With the warmer weather and longer days of sunshine, many of us find ourselves spending more time outdoors.  While it is important to stay well hydrated year-round, adequate hydration often comes to mind during the summer months.

Many factors determine your hydration needs.  Certain medical conditions, medications, weather and exercise all impact how much you should drink.  You may have heard that you should drink 8 eight-ounce glasses of water a day.  This is fine as a guide, but a doctor or dietitian can determine your specific fluid needs.  According to the Mayo Clinic, one of the best ways to check your hydration status is by evaluating the color of your urine.  Your urine should be almost colorless or light yellow if you are adequately hydrated.

Now that you know how to spot check your hydration, what are some of the signs of dehydration, or lack of adequate fluid?  In addition to dark colored urine, other symptoms include dizziness, fatigue, confusion, dry mouth, dry skin, rapid heartbeat, and infrequent urination.

Many people think a sense of thirst will keep you from dehydrating.  It is important to remember that some people may have a diminished sense of thirst, forget to drink, and might already be slightly dehydrated by the time they feel thirsty.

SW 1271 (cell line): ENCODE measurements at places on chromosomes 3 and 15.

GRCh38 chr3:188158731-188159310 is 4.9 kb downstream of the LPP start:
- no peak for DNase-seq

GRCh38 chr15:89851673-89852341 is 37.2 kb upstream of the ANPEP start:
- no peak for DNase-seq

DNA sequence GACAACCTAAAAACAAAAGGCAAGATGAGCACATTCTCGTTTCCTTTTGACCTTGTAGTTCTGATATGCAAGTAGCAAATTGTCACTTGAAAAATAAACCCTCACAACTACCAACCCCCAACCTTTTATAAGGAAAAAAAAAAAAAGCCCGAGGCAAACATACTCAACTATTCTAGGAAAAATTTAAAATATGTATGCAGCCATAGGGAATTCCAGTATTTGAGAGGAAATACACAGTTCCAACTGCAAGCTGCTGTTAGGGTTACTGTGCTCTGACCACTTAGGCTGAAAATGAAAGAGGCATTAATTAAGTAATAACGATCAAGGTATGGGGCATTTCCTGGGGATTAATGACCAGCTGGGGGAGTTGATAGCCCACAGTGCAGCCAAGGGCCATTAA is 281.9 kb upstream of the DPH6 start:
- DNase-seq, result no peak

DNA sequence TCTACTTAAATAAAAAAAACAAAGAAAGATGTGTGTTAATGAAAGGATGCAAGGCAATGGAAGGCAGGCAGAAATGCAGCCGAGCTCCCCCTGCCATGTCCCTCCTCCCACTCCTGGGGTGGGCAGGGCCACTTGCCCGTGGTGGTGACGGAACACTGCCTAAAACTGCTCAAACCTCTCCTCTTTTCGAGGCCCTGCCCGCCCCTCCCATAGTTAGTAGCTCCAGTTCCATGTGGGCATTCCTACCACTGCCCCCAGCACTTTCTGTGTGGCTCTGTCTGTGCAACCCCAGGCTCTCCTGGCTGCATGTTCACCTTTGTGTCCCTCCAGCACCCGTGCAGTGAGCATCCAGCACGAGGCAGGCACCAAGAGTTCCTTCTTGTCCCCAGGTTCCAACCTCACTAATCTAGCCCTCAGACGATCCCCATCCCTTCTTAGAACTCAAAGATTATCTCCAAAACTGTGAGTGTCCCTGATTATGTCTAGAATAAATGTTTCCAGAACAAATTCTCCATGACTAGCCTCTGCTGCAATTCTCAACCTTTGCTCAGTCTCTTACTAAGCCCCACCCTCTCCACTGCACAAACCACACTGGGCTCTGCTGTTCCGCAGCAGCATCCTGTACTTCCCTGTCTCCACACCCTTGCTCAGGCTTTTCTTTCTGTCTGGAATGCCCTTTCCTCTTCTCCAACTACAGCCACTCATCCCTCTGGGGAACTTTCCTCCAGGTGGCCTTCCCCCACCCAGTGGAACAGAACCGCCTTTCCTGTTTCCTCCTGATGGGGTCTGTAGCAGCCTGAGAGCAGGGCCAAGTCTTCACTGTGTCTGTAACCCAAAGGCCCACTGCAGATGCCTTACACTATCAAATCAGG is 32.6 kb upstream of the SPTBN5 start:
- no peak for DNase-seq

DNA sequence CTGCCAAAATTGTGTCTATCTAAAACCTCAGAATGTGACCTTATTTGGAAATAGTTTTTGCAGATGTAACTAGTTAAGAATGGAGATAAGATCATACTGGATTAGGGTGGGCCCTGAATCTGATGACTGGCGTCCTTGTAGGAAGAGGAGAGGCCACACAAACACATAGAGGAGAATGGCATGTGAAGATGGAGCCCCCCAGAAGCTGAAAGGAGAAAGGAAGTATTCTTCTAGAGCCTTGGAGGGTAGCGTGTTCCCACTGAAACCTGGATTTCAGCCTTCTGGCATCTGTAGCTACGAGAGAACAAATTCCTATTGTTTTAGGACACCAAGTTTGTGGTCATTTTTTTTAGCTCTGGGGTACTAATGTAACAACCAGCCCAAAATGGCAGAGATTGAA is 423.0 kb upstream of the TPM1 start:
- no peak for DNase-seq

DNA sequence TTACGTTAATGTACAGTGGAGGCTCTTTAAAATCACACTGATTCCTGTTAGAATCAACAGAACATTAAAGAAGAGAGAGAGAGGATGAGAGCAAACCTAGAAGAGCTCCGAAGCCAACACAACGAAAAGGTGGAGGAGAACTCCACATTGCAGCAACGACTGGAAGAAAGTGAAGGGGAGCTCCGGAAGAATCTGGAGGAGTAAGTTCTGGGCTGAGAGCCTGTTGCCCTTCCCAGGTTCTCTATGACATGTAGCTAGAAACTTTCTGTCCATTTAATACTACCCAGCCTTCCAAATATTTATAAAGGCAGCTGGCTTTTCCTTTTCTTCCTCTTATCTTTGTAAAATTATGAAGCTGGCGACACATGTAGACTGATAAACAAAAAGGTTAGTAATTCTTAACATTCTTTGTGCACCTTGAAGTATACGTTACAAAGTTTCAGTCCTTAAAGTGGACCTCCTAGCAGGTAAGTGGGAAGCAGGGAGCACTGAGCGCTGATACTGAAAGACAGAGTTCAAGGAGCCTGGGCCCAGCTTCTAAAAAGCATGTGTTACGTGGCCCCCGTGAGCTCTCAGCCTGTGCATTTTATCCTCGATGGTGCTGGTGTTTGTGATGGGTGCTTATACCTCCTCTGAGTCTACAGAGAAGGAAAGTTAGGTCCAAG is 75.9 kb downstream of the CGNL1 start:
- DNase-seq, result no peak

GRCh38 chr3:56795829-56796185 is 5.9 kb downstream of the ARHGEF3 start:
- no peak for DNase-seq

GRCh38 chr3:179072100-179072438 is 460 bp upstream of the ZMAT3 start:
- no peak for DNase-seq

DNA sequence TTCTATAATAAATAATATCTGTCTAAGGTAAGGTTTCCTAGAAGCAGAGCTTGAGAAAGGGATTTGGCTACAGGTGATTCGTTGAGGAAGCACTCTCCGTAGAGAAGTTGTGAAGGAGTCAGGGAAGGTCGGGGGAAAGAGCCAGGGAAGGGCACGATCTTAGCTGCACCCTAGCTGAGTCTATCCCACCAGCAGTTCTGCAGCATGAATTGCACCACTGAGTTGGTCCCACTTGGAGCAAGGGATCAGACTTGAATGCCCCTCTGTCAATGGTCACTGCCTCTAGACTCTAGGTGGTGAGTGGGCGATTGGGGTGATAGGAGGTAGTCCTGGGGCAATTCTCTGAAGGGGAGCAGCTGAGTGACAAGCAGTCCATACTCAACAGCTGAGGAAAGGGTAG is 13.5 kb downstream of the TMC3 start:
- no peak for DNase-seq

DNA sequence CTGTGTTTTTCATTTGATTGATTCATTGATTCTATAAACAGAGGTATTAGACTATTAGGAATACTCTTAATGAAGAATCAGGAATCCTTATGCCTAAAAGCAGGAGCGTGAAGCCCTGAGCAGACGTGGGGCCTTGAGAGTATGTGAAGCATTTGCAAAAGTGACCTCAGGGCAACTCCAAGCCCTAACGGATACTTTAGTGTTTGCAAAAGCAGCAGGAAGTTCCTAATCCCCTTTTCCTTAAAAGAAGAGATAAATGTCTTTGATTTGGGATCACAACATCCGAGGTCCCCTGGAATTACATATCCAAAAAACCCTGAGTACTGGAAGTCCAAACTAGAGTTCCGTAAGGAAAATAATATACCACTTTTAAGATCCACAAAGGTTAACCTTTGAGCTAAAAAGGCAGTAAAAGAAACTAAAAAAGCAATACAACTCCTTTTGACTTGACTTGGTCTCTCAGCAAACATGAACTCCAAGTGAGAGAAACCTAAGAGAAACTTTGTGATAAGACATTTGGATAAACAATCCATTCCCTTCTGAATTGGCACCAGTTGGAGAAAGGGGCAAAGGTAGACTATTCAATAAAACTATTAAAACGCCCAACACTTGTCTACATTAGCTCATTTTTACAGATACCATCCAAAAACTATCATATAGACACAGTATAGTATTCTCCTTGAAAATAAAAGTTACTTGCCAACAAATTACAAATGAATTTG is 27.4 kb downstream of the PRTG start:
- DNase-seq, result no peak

What are you thirsty for?  You can drink whatever you like, but be sure to limit caffeine, alcohol, and high calorie/high sugar containing beverages such as soda, juice, punches, energy drinks, and other specialty drinks.  According to the FDA, caffeine should be limited to 400mg per day, which is about the equivalent of 4-5 cups of coffee per day.  Coffee, tea and other caffeine containing drinks can be counted toward your fluid needs, but remember to stay under the recommended caffeine limit.  As for limiting alcohol, the Dietary Guidelines for Americans define moderate drinking as one alcoholic beverage per day for women, and two for men.

You can also eat your fluids!  Fruits such as watermelon, strawberries, grapefruit, cantaloupe, peaches, pears, berries, oranges, pineapple, and apples contain up to 80% water.  Vegetables also contain a significant amount of water, including lettuce, spinach, celery, cucumber, tomato, peppers, cauliflower, and broccoli.  It is estimated that about 20% of your fluid needs are often met by food.

Eating and drinking fluids, and checking your urine are important ways to stay adequately hydrated.  Here are a few more tips to help you stay on track.  Take a few sips during each TV commercial, have a cup at your chair/desk/bedside/car, have a drink before and during meals, take frequent water breaks during exercise, snack on fruits and vegetables, and set goals to drink a certain amount by a certain time of the day.

To conclude, frequent trips to the bathroom should never be a deterrent to drinking enough fluid.  Remember that fluid balance can be delicate, and it is always important to consult your physician about your unique needs.  Happy hydrating!

Article Written By:

Hayley Daubert, MPH, RDN, LDN

Meals on Wheels Consultant Dietitian